Contact: David Perkins, 413-634-5716
ARMANDO ORZUZA AND NURIA MARTINEZ , ARTISTIC TANGO DANCERS, TO PARTICIPATE IN “CAFÉ BUENOS AIRES,” PROGRAM OF LATIN AMERICAN CHAMBER MUSIC, AT LONGY SCHOOL ON MARCH 9. / ALSO: LONGY GRAD TO SING IN VILLA-LOBOS’ MASTERPIECE WITH UMASS CELLO ENSEMBLE.
Longy School of Music graduate Junko Watanabe (M.A., ‘02) will be featured in Heitor Villa-Lobos’ Bachianas Brasileiras No. 5, for soprano and cello ensemble, in a performance with the Wistaria Chamber Music Society of Western Massachusetts on Saturday, March 9, at 8 p.m., in the Longy School of Music’s Pickman Concert Hall.
The program of all Latin American music, titled “Café Buenos Aires,” marks the first performance in the Boston area of the western Massachusetts-based ensemble.
Other performers are cellist Astrid Schween, pianist Estela Olevsky, Dúo Fusión (flutist Sarah Swersey and guitarist Joe Belmont), and the 15-member UMASS Cello Ensemble. Other music is by Piazzolla, Pujol, and Ginastera.
In addition, Armando Orzuza and Nuria Martinez, internationally traveled Tango dancers who are well known in the Boston area, will dance in several numbers.
“Latin American music has this irresistible, joyous energy and melodic verve, and is hugely popular, as we all know,” said David Perkins, founder and artistic director of Wistaria. “I’ve been delighted to discover how varied the repertoire is, and that younger composers are still finding inspiration in this vein. We’re excited to be bringing to Cambridge a varied and electrically charged program.”
Estela Olevsky, an internationally known pianist and native of Buenos Aires and professor of piano emeritus at UMASS-Amherst, will perform several solo pieces by Alberto Ginastera, as well as his Pampeana No. 2 with Ms. Schween.
Astrid Schween is a widely recognized soloist who was for 20 years a member of the renowned Lark Quartet for 20 years. Since turning to solo work in 2004, she has performed across the country and abroad, includewith the Boston Chamber Music Society, and in duo recitals with pianists Gary Hammond and Randall Hodgkinson.
Also participating are the flute and guitar team of Sarah Swersey and Joe Belmont (Dúo Fusión) in works by Mexican composer M.D. Pujol and Brazilian Antonio Jobim, and mezzo-soprano Eileen Ruby, who will be heard in songs by the Argentine composer Antonio Ginastera, accompanied by Ms. Olevsky.
The UMASS Cello Ensemble, consisting of 15 of Ms. Schween’s advanced students at UMASS-Amherst, will also perform a movement of Villa-Lobos’ Bachianas Brasileiras No. 1.
Armando Orzuza was born in La Boca, the Buenos Aires barrio where Tango originated, and was taught by some of its original masters. He danced in the “Tango Pasión” revue on Broadway in 1993, winning praise from the New York Times for “moving with ambling urgency but also silky smoothness.” He stayed on in the U.S., to perform in shows and films (he has worked with Madonna and Julio Iglesias, and was the featured dancer in Robert Duvall’s 2003 film, “Assassination Tango”). He has also been a force as a teacher and performer in the Tango revivals in the U.S. and Europe.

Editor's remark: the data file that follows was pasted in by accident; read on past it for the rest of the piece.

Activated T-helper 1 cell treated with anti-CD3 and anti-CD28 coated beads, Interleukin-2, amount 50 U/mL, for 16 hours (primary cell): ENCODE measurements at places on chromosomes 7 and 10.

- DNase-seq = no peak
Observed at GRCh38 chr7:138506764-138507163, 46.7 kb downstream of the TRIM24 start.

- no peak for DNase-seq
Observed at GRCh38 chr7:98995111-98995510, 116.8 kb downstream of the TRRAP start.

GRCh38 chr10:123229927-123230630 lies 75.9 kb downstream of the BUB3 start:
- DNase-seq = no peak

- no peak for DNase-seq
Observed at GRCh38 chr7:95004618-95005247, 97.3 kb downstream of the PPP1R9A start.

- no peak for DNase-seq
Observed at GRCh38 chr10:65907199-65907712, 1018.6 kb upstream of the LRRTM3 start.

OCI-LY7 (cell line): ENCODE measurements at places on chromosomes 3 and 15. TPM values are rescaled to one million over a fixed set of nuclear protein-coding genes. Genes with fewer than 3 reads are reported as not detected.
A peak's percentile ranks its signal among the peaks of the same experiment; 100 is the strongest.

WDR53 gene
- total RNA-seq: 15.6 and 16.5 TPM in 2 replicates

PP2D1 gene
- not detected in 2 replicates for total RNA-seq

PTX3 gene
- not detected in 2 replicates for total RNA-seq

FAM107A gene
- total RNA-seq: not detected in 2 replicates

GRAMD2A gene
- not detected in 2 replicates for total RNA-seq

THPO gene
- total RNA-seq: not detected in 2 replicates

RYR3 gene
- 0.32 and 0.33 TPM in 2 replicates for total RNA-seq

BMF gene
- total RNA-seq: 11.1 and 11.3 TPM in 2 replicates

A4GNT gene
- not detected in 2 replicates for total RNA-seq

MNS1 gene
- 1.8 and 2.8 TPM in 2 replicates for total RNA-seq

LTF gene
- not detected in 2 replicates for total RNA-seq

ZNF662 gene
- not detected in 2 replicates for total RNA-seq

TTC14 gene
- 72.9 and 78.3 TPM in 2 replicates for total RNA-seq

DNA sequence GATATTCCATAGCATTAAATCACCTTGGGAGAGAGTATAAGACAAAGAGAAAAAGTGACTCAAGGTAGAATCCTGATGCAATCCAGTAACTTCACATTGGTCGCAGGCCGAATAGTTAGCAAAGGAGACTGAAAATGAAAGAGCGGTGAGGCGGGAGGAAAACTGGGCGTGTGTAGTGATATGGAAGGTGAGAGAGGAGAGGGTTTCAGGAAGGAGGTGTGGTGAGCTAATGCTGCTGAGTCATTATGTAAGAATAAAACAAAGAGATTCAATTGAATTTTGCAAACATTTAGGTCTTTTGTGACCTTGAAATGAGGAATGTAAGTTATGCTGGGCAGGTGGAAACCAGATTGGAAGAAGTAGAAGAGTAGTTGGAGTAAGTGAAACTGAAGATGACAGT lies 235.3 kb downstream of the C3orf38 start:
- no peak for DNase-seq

Nuria Martinez, from Spain, was trained in ballet and modern dance at the National Academy in Madrid before learning Tango and becoming Orzuza’s partner. To his suave traditional steps she brings the clean, elegant line of her classical training.
Wistaria was founded in 2005 as a performing ensemble at Wistariahurst Museum in Holyoke, which remains its home base. Now separately incorporated, Wistaria has a roster of 20 professionals, semi-professionals and skilled amateur musicians, most of them residents of Western Massachusetts, and gives six to eight concerts a year in Holyoke, Amherst, Greenfield, and Brattleboro.
“We are a large family of musicians who enjoy performing 19th and 20th-century chamber music in unusual formats and combinations,” Perkins said. “My feeling is, listening to chamber music should not be like sitting for an exam. And by combining the arts, we heighten people’s senses.” Earlier performances of “Café Buenos Aires” this season have been given in the Arts Block café with local Tango dancers performing in several pieces.
In addition to its Latin American programs, Wistaria has performed an annual series Schubertiads in period costume, visited the circle of Clara and Robert Schumann and Johannes Brahms, paid tribute to the French Impressionists (painters and composers) and the avant-garde Paris salon of the Princesse de Polignac; saluted “American Mavericks,” including Mrs. H.H.A. Beach, Charles Ives, Aaron Copland, and Carl Cacioppo.
John Montanari, the classical music host of WFCR (New England Public Radio), has called the society’s performances a “New England musical pleasure.”